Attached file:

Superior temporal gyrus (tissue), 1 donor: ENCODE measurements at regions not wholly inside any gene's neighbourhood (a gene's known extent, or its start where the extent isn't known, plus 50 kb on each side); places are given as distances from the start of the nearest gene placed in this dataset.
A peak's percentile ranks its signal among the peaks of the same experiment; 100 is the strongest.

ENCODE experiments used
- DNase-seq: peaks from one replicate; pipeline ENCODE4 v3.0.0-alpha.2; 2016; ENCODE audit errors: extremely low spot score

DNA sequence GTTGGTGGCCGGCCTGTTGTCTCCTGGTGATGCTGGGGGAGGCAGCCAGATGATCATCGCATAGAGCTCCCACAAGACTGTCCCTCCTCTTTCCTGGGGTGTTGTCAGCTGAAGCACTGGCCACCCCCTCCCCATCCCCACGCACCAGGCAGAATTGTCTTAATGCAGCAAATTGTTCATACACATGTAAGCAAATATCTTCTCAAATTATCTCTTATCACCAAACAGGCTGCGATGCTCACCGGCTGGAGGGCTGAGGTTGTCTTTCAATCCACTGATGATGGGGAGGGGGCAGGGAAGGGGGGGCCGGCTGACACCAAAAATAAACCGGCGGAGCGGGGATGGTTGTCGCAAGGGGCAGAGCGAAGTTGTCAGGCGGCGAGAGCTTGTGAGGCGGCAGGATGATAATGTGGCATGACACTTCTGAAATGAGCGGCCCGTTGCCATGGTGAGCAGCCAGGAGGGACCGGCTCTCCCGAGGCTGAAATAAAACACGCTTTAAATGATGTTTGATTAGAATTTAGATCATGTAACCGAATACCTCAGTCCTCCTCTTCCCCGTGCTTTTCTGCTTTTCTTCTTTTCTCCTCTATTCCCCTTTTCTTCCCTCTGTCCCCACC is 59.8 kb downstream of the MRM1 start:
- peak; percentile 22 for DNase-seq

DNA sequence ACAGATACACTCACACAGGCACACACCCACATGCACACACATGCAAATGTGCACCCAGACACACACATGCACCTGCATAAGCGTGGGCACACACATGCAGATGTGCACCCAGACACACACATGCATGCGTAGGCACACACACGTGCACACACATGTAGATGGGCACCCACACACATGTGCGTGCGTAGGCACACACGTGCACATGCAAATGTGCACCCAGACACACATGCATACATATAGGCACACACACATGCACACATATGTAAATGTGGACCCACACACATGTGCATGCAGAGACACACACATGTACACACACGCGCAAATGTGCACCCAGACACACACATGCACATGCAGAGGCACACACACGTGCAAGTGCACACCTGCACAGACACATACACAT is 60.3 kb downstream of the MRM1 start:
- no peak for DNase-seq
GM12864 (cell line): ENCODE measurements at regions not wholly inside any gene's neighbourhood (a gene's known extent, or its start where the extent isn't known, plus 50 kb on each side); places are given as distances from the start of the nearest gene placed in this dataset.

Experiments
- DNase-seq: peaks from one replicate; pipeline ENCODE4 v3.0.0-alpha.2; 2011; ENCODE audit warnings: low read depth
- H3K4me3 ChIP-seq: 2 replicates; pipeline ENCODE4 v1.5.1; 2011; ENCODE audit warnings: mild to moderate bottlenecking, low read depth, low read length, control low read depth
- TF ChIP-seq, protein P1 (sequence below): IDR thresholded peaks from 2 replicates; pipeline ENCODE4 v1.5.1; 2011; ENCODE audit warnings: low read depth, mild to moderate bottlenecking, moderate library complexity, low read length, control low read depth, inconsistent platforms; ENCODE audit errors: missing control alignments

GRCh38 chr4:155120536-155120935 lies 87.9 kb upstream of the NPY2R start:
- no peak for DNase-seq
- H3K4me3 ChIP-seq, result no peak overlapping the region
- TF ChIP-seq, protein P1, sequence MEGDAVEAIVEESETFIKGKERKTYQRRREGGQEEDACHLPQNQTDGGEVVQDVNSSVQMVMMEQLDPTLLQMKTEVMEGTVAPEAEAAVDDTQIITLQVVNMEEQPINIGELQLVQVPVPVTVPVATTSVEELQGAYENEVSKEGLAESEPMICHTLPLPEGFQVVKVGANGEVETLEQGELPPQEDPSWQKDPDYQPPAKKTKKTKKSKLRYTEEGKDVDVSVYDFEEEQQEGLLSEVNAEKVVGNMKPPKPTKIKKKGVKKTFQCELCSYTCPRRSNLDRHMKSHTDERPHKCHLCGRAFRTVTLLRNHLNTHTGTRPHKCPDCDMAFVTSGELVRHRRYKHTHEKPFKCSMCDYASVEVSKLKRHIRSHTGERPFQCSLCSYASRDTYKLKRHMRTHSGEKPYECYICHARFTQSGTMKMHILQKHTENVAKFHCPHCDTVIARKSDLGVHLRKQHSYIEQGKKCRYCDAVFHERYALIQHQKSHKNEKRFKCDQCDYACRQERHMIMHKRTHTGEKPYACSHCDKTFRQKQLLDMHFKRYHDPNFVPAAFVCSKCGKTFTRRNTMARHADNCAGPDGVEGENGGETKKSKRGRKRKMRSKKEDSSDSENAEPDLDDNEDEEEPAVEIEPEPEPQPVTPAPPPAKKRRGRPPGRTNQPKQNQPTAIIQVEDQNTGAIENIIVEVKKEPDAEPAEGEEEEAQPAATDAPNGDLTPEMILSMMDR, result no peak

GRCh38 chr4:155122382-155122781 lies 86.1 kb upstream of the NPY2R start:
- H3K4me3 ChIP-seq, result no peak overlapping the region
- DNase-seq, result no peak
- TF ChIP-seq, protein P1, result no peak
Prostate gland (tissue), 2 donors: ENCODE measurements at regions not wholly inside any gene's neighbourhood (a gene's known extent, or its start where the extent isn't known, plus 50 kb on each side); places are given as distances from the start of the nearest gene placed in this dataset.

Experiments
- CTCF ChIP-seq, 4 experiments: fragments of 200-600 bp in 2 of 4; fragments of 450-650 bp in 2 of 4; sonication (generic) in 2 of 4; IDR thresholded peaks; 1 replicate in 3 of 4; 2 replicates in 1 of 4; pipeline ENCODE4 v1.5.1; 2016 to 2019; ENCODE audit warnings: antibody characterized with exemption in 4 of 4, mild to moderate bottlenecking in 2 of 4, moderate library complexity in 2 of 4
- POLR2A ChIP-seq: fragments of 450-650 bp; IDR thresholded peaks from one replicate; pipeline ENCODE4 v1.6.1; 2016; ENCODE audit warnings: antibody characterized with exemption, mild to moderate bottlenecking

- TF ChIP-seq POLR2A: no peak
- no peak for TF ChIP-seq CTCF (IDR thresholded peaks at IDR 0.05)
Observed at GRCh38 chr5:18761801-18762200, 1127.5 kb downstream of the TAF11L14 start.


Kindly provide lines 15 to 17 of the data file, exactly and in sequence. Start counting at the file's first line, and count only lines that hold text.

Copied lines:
- no peak for DNase-seq
- H3K4me3 ChIP-seq, result no peak overlapping the region
- TF ChIP-seq, protein P1, sequence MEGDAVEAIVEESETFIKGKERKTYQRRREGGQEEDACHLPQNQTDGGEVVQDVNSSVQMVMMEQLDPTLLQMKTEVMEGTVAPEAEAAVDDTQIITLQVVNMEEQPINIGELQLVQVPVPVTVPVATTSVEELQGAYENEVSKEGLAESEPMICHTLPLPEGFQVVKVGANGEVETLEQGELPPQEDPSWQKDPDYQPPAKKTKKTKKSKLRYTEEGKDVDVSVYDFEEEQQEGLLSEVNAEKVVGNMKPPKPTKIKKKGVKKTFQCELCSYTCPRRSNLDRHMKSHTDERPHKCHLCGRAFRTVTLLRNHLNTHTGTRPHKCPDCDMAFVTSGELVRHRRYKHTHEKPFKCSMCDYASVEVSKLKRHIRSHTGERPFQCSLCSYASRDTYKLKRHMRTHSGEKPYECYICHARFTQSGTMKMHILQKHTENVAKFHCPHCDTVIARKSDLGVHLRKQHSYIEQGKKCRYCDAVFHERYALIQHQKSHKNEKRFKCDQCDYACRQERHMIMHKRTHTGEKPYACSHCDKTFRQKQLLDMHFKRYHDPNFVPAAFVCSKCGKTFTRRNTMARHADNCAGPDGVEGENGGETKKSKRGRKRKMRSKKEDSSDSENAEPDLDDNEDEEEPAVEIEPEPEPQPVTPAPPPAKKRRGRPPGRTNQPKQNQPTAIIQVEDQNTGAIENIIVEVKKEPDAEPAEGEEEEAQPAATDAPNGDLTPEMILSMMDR, result no peak